Dr. SUSAN LEVINE (Psychology, University of Chicago): Parents tend to engage in various kinds of talk about number, ranging from let's recite the number words, you know, count for me...
RAZ: Right, like count with them, yeah.
Dr. LEVINE: ...to actually counting objects and talking about set size. And it turns out that that second form of counting objects and, you know, saying, oh, you have four cars, one, two, three, four, while you point at them seems to be better.
RAZ: So it's not just about the sequence, it's not just about, you know, making sure that kids can say, one, and then two, and then three, and then four, but actually showing them what that means.
Dr. LEVINE: Exactly, because just about all 2-year-olds can rattle off the sequence from one to 10. But then, if you ask them to give you three objects, they'll just grab a handful. So they can say them, but they don't understand what they mean. It's like eeny, meeny, miny, moe or A, B, C, D, E, F, G.
RAZ: So explain how you did your study.
Dr. LEVINE: What we did for the study is we went into people's homes and we asked parents to just interact with their children as they normally would. And we videotaped those interactions, then we went back to the lab and transcribed everything the parents said as well as how they gestured and everything the child said and how they gestured while they were talking.
RAZ: And so, what did you find?
Dr. LEVINE: Over that seven-and-a-half hour period, kids heard as few as four number words from their parents. And at the high-end, it was over 200. And if you extrapolate that out, you know, over a week, some kids may be hearing as few as 20 number words and others as many as 1,800. So it's a huge difference in the opportunity to learn.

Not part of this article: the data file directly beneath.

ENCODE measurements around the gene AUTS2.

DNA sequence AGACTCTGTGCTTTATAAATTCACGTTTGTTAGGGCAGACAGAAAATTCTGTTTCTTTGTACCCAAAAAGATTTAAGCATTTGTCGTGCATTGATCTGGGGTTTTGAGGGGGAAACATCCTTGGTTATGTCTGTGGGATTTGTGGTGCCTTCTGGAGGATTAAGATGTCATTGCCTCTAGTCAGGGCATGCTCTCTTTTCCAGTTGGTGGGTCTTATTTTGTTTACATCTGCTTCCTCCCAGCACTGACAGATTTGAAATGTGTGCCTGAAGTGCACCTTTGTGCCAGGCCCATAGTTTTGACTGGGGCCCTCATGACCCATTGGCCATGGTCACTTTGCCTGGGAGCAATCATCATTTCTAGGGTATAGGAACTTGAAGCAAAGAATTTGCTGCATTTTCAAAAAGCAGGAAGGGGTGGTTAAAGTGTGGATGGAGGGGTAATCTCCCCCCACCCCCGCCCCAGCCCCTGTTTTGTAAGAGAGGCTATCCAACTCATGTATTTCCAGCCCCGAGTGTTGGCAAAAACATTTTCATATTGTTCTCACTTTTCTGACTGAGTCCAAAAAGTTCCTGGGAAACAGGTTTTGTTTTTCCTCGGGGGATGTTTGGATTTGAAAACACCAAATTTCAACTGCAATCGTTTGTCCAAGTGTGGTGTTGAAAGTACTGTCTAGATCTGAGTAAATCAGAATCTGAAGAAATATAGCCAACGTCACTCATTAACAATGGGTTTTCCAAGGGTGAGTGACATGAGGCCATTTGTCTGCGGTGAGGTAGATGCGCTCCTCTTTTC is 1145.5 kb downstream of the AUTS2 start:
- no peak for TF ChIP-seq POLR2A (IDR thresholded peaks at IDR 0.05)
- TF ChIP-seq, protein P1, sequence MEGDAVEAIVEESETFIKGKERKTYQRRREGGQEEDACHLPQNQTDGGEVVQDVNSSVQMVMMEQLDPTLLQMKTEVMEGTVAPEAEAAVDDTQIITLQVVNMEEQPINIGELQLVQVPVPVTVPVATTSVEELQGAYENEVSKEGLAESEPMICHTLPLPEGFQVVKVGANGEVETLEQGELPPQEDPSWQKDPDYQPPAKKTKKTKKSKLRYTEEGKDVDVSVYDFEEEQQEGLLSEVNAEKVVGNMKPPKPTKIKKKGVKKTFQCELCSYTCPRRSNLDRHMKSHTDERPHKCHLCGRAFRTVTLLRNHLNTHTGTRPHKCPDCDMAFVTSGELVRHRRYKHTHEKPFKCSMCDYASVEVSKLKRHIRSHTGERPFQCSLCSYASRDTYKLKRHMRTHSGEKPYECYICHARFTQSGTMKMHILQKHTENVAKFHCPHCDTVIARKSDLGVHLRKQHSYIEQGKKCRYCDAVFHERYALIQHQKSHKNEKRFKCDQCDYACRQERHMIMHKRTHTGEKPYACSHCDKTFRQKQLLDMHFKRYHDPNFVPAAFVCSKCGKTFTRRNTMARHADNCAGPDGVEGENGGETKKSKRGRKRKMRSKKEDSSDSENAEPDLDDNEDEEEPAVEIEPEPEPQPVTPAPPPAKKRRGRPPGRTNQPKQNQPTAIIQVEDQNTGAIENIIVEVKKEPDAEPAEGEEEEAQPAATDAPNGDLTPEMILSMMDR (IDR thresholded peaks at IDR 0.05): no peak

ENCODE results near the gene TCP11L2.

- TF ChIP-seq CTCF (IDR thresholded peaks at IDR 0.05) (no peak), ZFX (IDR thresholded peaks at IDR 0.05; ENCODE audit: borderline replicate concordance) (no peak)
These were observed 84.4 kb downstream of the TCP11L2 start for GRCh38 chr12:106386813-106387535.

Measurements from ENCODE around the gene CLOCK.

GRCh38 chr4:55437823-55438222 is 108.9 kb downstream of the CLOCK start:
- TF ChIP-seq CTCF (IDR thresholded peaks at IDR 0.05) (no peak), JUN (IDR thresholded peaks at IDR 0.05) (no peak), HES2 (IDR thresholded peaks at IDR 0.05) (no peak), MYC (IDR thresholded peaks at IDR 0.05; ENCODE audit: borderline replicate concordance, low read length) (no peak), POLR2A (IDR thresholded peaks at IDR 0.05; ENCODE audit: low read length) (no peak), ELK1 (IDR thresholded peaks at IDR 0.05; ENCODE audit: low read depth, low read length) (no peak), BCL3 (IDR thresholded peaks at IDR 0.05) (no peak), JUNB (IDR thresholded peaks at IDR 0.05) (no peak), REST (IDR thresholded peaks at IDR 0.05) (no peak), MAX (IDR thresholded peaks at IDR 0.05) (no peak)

RAZ: So you were looking at kids between the ages of 14 and 30 months.
Dr. LEVINE: Right. From about a year old to 2 1/2 years old.
RAZ: Now, all those kids are in third and fourth grade now. What kind of correlation are you finding between their mathematical abilities at school and the way their parents talk to them about numbers?
Dr. LEVINE: We haven't yet related the early number talk to their math achievement at the third and fourth grade level. But, you know, when we look at how the early number talk predicts what the kids know about number at four years of age, there is a strong correlation in terms of kids' understanding on a task where we say to them 0.24, and there might be on one side of the page four dots and on the other side three dots.
Kids' understanding of what four means or three means or five means is really correlated to how much the parents talk to them about number as well as whether they gave them the talk linked to objects rather than just talking about, you know, let's recite the number words.
RAZ: That's University of Chicago psychology professor Susan Levine. Her study about how preschoolers learn numbers is in the journal, Developmental Psychology.
Professor Levine, thank you so much.
Dr. LEVINE: Thank you very much.
Transcript provided by NPR, Copyright National Public Radio.